Africa can only harness the full potential of its cashew processing industry if the necessary policies and structures are put in place to process raw cashew nuts produced locally on the continent.
This is according to the Deputy Executive Director of the Competitive Cashew Initiative (GIZ/ComCashew), Mary Adzanyo, speaking during the cashew Master Training Programme (MTP) edition 10 session 3 held in Sunyani.
The MTP was under a partnership between ComCashew and African Cashew Alliance (ACA), with support from Ministry of Food and Agriculture (MoFA) and the Cocoa Research Institute Ghana (CRIG).
Ms. Adzanyo stated that although Africa produces about 56% of the total cashew production in the world, it managed to processes less than 10%.
“For years, efforts have been made to increase the processing base, as a result increasing processing by over 500% in the past ten years.
That notwithstanding, the volumes are still too small per the global consumption growth rate,” she said.
The Deputy Executive Director-ComCashew explained that the cashew processing industry has a huge potential that can add significant value to African economies through the creation of more jobs and wealth as well as expand the domestic processing of raw cashew nuts.
She said “an increase in local cashew processing could among other things create at least an additional 200,000 incremental jobs for local communities and push the industry’s value up to over US$3.3 billion in future.
Ms. Adzanyo underscored the need for concerted efforts to help transform the cashew industry since challenges such as lack of appropriate policies hinders the industry’s expected grow.
She noted that worldwide consumption of cashew has in the past decade grown from 7 to 10% annually, with the leading consumers being India, USA and the European Union.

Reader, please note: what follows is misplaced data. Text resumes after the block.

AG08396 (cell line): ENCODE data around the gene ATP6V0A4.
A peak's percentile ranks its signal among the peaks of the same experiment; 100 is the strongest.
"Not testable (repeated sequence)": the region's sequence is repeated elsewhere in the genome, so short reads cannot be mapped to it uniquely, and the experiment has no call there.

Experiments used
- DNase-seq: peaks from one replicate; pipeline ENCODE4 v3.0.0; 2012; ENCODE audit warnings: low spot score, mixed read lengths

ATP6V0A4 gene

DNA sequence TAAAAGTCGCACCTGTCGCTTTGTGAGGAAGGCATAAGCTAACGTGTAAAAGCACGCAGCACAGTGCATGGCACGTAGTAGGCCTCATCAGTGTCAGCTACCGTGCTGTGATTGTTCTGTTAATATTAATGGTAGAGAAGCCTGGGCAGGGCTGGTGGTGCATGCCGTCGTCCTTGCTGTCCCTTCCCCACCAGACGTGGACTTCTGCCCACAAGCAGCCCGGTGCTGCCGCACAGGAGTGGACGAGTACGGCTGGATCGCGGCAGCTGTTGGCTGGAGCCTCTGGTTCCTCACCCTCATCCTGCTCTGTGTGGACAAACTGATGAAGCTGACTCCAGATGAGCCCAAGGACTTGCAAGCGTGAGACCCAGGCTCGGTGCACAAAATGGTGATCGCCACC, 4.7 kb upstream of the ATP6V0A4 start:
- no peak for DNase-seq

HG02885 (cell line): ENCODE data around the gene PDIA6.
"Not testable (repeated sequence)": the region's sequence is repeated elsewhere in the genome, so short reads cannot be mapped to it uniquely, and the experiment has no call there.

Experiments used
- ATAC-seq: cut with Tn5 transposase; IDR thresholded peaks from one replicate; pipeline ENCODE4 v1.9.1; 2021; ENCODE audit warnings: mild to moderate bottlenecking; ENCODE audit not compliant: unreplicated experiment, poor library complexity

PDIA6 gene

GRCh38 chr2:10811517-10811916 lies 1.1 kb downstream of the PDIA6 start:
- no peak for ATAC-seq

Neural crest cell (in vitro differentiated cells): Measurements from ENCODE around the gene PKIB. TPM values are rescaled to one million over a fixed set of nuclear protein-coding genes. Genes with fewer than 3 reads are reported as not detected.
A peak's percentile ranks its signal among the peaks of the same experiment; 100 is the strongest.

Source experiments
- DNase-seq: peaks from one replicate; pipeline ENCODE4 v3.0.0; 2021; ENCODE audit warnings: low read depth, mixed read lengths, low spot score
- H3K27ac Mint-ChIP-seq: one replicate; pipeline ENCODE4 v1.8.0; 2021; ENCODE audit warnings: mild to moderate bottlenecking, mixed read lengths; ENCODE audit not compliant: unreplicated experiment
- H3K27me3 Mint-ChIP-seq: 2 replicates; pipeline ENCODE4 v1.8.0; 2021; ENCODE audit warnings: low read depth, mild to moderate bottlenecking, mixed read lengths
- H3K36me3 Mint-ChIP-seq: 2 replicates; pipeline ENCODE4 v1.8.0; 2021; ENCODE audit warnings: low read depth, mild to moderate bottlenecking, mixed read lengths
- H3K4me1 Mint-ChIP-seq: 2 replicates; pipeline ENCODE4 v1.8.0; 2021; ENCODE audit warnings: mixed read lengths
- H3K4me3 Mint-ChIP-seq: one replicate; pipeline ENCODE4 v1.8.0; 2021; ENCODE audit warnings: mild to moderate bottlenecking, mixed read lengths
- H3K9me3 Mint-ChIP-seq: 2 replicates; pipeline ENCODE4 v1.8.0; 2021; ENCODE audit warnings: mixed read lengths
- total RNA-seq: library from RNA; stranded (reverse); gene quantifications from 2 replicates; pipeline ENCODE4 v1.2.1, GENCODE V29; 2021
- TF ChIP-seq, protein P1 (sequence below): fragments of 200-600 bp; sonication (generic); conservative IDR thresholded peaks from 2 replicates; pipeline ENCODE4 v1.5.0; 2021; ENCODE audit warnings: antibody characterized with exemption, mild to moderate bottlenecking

The high demand, she stressed, provides Africa with a huge opportunity for the production and processing of cashew and its by-products.
“Retailers are continually looking for kernels from Africa, due to the advantage of less carbon emissions and environmental sustainability.
The sector requires enormous transformation to increase the domestic processing in particular,” she said, thereby entreating African cashew producing countries to come together in order to change the narrative.
As part of the week-long programme designed to help increase the theoretical knowledge and practical skills of African cashew experts along the value chain and further promote competitiveness of the African cashew sector, an exhibition was held for Ghanaian entrepreneurs producing cashew apple and nut products.
An exhibitor, George Nkrumah Sarpong, said in an interview that COVID-19 pandemic has compelled his processing company to cut down its workforce and shelve a business plan for rolling out full automation by 2020.
He was however optimistic that with continuous recovery of the economy from the challenges of COVID-19, the business will be resurrected.
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